Only 2 weeks into 2010 and I’m seeing a lot of positive movement on the street. The international markets are roaring back to life. Deal makers are picking up the phone again. And lawyers are being hired to put these deals together. Based on this snapshot view, I expect to see international transactions skyrocket as investor confidence and flexible credit terms return. While some may perceive this forecast as abundantly rosy, it is not without its thorns.
As the number of international transactions skyrocket, so do foreign parties’ attempts to escape from their arbitration agreements and to force disputes into foreign courts. All too often, a party that thought it would be arbitrating international disputes – and that may have commenced arbitration in the agreed forum – may nevertheless find itself the target of foreign litigation.
A recent federal court decision reinforces strong public policies in favor of arbitration and against improper collateral litigation. In Telenor Mobile Communications v. Storm LLC, the United States Court of Appeals for the Second Circuit affirmed the district court’s granting of an anti-suit injunction against Ukraine litigation in aid of an UNCITRAL arbitration. You can read the decision here.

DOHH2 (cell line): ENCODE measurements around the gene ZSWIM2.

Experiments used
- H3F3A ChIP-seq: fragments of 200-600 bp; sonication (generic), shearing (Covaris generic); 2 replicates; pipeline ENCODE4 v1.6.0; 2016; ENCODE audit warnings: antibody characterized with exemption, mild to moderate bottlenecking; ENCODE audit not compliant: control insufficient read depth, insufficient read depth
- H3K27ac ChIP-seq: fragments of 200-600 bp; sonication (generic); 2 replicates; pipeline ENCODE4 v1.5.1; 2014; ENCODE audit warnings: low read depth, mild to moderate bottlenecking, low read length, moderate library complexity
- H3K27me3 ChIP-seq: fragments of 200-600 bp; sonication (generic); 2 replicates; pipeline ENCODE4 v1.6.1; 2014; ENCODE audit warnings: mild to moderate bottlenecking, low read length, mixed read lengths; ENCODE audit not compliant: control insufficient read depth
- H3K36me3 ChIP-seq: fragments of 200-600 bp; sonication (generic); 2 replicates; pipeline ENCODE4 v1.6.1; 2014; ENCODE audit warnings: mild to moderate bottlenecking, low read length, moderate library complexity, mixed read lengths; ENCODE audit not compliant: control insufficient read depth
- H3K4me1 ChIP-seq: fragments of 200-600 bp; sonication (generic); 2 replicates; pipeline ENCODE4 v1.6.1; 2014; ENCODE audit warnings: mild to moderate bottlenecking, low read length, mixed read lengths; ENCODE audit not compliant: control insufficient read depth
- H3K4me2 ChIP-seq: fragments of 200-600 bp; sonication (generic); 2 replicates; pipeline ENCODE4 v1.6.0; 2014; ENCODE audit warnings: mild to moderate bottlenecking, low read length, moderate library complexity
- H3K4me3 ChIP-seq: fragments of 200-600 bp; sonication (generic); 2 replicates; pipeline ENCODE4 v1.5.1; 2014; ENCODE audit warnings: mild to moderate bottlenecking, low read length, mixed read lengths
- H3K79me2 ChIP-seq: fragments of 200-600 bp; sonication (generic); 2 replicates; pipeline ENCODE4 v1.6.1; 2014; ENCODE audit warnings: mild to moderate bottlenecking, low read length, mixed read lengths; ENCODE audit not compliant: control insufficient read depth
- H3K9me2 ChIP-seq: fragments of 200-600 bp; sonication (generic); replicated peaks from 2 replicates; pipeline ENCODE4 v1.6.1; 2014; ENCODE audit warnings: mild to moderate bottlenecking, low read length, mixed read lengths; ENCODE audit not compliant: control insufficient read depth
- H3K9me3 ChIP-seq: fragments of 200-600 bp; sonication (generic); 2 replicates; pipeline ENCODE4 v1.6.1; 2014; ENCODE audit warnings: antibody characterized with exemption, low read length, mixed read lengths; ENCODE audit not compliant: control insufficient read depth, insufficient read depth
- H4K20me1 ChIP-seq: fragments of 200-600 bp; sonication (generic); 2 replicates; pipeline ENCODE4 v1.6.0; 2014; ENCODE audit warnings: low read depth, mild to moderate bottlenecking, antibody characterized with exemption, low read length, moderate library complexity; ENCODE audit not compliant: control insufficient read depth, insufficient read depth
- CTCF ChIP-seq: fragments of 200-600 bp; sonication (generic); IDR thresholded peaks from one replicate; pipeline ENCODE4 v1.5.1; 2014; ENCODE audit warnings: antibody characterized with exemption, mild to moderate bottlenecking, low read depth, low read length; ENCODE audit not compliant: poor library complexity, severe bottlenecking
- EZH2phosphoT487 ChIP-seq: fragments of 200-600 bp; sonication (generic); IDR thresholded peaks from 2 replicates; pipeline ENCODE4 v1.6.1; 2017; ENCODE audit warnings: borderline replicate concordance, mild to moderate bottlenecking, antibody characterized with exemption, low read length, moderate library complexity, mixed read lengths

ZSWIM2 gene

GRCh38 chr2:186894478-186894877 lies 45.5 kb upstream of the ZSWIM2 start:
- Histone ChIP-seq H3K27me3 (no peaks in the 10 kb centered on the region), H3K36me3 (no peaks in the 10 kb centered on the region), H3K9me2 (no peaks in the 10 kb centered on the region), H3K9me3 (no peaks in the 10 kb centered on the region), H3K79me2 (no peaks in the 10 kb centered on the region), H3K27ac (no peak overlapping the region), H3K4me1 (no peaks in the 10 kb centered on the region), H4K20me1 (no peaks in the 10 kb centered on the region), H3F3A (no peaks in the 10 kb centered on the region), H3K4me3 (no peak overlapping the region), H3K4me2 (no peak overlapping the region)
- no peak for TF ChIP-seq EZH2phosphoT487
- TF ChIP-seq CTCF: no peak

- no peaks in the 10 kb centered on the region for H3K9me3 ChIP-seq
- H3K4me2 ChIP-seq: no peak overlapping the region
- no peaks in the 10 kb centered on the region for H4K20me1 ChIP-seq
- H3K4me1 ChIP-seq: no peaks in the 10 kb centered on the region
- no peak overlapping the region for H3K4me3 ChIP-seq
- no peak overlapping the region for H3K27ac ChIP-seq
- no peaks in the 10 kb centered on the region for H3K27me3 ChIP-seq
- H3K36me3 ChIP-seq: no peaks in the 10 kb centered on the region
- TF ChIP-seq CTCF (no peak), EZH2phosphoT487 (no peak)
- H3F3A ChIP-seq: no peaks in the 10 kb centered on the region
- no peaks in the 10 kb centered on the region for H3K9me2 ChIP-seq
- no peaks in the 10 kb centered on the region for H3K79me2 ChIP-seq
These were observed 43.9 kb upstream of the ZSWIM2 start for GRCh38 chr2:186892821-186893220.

As the case illustrates, U.S. federal courts are increasingly resistant to efforts to use foreign litigation to interfere with pending international arbitration, and are increasingly willing to brandish their injunctive powers to prevent such interference.
The Telenor decision should cause parties to arbitration agreements to think twice before staging "friendly litigation" in an effort to avoid their contractual obligations, as Judge Robert D. Sack wrote for the court:
Our view, in light of the findings of the arbitration panel and the district court, is that it is Storm’s improper collateral litigation, not the arbitral award that is contrary to public policy, viz., the well-established federal public policy in favor of arbitration. "Through the FAA, Congress has declared a strong federal policy favoring arbitration as an alternative means of dispute resolution." (Internal quotation marks omitted)). Collateral and unilateral litigation of arbitrability – or any other issue pertinent to arbitration, for that matter –undertaken in a foreign forum by a party to that arbitration in an attempt to protect itself from an adverse arbitral award would, if indulged, tend seriously to undermine the underlying scheme of the FAA and the New York Convention.
It’s reassuring to see that U.S. federal courts are increasingly protecting the integrity of awards rendered in international arbitration and that collateral litigation commenced by a foreign party to avoid an arbitral award will not be tolerated.
Trend to Watch: Look for More U.S. federal courts to hold international parties to their arbitration agreements, and to prevent them from seeking refuge in litigation abroad.